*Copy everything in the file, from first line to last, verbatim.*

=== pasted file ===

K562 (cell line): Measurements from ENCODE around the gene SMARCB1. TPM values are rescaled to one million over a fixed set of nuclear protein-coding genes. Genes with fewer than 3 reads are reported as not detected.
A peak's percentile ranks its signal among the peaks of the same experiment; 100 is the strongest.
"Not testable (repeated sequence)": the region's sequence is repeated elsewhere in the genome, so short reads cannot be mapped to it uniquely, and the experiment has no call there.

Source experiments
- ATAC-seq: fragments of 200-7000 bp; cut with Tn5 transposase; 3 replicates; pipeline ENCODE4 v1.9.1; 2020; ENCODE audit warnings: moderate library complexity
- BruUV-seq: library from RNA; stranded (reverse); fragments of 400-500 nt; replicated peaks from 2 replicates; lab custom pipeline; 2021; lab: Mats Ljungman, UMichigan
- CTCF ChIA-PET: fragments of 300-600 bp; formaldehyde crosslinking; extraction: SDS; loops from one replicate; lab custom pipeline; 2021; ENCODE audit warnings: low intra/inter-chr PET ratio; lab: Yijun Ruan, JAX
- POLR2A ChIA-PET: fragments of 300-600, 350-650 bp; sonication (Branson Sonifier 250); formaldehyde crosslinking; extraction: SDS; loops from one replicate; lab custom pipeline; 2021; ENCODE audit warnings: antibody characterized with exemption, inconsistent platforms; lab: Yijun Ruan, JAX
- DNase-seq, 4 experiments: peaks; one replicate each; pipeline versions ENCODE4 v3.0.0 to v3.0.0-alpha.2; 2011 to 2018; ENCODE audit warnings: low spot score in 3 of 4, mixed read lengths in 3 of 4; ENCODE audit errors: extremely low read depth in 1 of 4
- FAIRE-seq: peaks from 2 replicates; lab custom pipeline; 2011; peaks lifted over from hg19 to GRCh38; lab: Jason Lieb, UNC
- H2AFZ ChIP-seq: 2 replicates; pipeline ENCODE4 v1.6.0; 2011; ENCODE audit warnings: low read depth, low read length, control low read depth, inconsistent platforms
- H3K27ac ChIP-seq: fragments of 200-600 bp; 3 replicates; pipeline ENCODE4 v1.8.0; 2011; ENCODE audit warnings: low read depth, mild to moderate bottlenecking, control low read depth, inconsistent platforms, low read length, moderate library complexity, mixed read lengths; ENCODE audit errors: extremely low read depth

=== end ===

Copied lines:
K562 (cell line): Measurements from ENCODE around the gene SMARCB1. TPM values are rescaled to one million over a fixed set of nuclear protein-coding genes. Genes with fewer than 3 reads are reported as not detected.
A peak's percentile ranks its signal among the peaks of the same experiment; 100 is the strongest.
"Not testable (repeated sequence)": the region's sequence is repeated elsewhere in the genome, so short reads cannot be mapped to it uniquely, and the experiment has no call there.

Source experiments
- ATAC-seq: fragments of 200-7000 bp; cut with Tn5 transposase; 3 replicates; pipeline ENCODE4 v1.9.1; 2020; ENCODE audit warnings: moderate library complexity
- BruUV-seq: library from RNA; stranded (reverse); fragments of 400-500 nt; replicated peaks from 2 replicates; lab custom pipeline; 2021; lab: Mats Ljungman, UMichigan
- CTCF ChIA-PET: fragments of 300-600 bp; formaldehyde crosslinking; extraction: SDS; loops from one replicate; lab custom pipeline; 2021; ENCODE audit warnings: low intra/inter-chr PET ratio; lab: Yijun Ruan, JAX
- POLR2A ChIA-PET: fragments of 300-600, 350-650 bp; sonication (Branson Sonifier 250); formaldehyde crosslinking; extraction: SDS; loops from one replicate; lab custom pipeline; 2021; ENCODE audit warnings: antibody characterized with exemption, inconsistent platforms; lab: Yijun Ruan, JAX
- DNase-seq, 4 experiments: peaks; one replicate each; pipeline versions ENCODE4 v3.0.0 to v3.0.0-alpha.2; 2011 to 2018; ENCODE audit warnings: low spot score in 3 of 4, mixed read lengths in 3 of 4; ENCODE audit errors: extremely low read depth in 1 of 4
- FAIRE-seq: peaks from 2 replicates; lab custom pipeline; 2011; peaks lifted over from hg19 to GRCh38; lab: Jason Lieb, UNC
- H2AFZ ChIP-seq: 2 replicates; pipeline ENCODE4 v1.6.0; 2011; ENCODE audit warnings: low read depth, low read length, control low read depth, inconsistent platforms
- H3K27ac ChIP-seq: fragments of 200-600 bp; 3 replicates; pipeline ENCODE4 v1.8.0; 2011; ENCODE audit warnings: low read depth, mild to moderate bottlenecking, control low read depth, inconsistent platforms, low read length, moderate library complexity, mixed read lengths; ENCODE audit errors: extremely low read depth